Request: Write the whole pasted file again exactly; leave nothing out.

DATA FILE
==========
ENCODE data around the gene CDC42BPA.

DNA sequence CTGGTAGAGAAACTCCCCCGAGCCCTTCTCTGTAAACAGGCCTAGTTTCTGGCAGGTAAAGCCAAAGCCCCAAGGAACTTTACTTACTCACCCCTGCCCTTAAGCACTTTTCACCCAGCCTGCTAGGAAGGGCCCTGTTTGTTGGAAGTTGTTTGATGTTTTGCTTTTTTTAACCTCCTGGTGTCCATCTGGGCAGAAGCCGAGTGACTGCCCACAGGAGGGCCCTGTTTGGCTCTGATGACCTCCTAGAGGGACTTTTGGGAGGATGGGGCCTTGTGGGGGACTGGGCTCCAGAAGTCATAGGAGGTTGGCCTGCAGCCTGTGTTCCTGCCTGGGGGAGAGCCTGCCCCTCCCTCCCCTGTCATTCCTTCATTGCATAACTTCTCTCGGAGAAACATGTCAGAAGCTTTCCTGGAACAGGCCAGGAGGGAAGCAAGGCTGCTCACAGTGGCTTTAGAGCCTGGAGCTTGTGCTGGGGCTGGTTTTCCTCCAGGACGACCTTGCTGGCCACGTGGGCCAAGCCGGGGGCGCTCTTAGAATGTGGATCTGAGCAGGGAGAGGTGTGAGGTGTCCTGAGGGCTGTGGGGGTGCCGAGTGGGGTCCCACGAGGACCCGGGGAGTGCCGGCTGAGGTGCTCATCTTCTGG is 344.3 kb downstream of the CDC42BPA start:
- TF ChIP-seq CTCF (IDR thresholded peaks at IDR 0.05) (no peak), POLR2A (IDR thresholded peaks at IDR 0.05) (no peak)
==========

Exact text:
ENCODE data around the gene CDC42BPA.

DNA sequence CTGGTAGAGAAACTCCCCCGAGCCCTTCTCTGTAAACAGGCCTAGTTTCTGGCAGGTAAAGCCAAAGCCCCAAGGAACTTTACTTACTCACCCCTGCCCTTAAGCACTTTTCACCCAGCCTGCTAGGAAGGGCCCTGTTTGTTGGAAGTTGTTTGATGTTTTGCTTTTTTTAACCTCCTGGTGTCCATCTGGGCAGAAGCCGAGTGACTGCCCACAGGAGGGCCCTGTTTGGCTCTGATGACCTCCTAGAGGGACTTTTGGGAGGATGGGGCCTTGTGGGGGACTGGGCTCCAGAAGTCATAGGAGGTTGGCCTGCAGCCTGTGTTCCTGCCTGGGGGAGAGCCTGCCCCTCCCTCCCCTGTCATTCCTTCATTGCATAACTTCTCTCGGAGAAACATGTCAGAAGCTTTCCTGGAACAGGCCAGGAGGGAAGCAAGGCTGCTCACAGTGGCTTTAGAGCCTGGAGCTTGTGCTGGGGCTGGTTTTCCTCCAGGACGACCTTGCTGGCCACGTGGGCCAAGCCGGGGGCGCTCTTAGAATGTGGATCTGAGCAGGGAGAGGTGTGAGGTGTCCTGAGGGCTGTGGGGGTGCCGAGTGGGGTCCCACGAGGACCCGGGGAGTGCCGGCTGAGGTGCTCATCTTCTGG is 344.3 kb downstream of the CDC42BPA start:
- TF ChIP-seq CTCF (IDR thresholded peaks at IDR 0.05) (no peak), POLR2A (IDR thresholded peaks at IDR 0.05) (no peak)